I had researched this drug, along with just about every other common reflux medicine and was a little concerned by reports that it was no longer advised for babies with reflux due to certain side effects. I asked him if he was aware of this, and the GP said that he wasn’t aware of any concerns and was still able to prescribe it.

We were discharged shortly after, collected the prescription, and made our way home.

When I got home I opened the box containing the medicine and read the leaflet for side effects. Immediately, I spotted what I had feared…. “Can cause heart defects, involuntary muscle twitching, stomach cramps etc etc etc”. How can I give my tiny little boy a medicine that stops him being sick but causes heart defects?

I read the leaflet over and over, then felt sick myself. I just couldn’t do it to him, so I put the box away, enrolled my baby onto my private health insurance at work and immediately booked an appointment for the weekend.

By the end of the week, Leo was barely taking 3 Oz per feed and was vomitting constantly. By Saturday morning, I couldn’t wait to get to the hospital to meet the consultant.

He examined Leo and confirmed that despite his obvious issues, his vital signs were good. His colour was good and his weight was acceptable. He took a history of his symptoms since birth, and asked us to provide an account of our eldest son’s dairy allergy.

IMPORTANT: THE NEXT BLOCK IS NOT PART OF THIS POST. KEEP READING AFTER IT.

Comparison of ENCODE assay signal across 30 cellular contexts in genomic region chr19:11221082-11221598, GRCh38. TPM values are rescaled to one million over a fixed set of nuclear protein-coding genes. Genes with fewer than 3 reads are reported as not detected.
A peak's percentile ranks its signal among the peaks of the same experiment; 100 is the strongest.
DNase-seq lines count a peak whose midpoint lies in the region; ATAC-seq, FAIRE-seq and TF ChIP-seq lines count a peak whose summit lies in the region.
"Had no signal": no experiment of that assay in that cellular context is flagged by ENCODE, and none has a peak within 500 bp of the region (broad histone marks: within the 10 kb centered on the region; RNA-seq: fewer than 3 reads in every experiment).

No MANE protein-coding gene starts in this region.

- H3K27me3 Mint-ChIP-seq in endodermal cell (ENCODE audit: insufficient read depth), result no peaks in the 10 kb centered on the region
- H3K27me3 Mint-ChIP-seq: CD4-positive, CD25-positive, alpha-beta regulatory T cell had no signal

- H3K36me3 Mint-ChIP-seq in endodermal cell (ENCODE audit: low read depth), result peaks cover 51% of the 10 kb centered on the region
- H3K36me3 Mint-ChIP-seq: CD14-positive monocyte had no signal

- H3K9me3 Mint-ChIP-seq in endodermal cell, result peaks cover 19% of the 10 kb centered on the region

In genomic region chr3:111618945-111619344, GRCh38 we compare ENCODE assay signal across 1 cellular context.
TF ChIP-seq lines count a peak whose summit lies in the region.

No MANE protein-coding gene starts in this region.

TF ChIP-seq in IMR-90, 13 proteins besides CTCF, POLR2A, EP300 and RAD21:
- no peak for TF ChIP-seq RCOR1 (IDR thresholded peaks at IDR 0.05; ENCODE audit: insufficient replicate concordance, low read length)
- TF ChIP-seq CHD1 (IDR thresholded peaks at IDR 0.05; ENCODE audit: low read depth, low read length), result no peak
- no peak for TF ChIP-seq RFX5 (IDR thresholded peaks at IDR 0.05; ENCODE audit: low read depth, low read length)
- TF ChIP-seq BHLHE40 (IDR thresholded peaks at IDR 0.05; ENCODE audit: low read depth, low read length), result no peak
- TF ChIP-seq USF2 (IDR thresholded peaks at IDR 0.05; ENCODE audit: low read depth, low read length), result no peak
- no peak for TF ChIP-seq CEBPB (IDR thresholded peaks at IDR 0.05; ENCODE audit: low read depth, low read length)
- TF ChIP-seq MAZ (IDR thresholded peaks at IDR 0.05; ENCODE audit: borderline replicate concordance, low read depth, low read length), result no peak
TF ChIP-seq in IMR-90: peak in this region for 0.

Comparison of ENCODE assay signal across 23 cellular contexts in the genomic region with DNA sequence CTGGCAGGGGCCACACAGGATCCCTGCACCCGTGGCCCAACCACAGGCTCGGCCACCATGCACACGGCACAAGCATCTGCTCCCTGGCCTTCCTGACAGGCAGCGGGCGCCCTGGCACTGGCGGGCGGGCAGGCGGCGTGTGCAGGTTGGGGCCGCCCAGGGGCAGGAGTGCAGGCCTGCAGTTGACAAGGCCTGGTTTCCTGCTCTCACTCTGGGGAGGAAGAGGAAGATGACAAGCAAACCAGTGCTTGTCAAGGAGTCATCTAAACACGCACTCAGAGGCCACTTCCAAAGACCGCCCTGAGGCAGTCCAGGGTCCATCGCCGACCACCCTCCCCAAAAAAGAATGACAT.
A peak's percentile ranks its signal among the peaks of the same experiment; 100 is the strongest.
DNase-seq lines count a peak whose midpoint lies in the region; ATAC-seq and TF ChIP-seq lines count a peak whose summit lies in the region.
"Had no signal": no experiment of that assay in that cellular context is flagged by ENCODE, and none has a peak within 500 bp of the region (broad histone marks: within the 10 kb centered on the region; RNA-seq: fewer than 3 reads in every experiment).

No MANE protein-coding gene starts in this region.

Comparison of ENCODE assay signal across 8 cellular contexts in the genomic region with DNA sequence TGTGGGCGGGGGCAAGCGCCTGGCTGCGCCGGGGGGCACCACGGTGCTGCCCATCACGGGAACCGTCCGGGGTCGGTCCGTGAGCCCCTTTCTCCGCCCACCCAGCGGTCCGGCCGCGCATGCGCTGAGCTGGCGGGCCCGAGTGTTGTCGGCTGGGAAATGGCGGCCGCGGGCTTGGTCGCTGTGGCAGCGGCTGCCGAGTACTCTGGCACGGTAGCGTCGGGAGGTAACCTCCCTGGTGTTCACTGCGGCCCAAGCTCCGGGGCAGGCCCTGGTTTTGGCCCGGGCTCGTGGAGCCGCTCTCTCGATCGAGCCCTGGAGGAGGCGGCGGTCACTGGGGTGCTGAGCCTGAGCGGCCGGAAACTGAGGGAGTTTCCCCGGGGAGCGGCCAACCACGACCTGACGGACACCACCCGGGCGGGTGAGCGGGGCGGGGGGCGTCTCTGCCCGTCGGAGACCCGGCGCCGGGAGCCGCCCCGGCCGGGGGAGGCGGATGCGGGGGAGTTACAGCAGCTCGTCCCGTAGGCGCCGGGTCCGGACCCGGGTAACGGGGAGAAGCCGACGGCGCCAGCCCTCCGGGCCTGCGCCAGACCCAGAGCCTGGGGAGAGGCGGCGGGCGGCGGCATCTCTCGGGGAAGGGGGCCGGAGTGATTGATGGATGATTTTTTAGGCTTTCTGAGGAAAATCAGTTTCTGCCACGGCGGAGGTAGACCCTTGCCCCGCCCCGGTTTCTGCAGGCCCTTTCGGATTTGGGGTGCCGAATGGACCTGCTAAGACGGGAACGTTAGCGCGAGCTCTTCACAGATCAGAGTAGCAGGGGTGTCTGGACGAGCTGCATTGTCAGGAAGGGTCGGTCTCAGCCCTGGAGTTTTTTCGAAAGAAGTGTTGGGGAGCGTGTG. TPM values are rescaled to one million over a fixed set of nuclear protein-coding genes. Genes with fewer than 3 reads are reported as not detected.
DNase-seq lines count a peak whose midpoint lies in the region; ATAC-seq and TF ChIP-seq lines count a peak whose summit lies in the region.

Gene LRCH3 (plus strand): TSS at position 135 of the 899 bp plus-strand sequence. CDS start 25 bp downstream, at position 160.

After a short discussion, he concluded that Leo probably had a cows milk protein intolerance like his brother, which was causing his reflux and vomitting, and advised that Pregestimil was not suitable for him as it still contains trace elements of cows milk protein. He therefore recommended a month long switch to Neocate hypoallergenic milk, coupled with a 28 day course of Omeprazole to allow the acid damage to his oesophagus to repair. As the prescription would be expensive to fund privately, I phoned the chemist to order the new milk, battled with the Pregestimil until Monday morning, then phoned the gp surgery to ask them to convert it to nhs.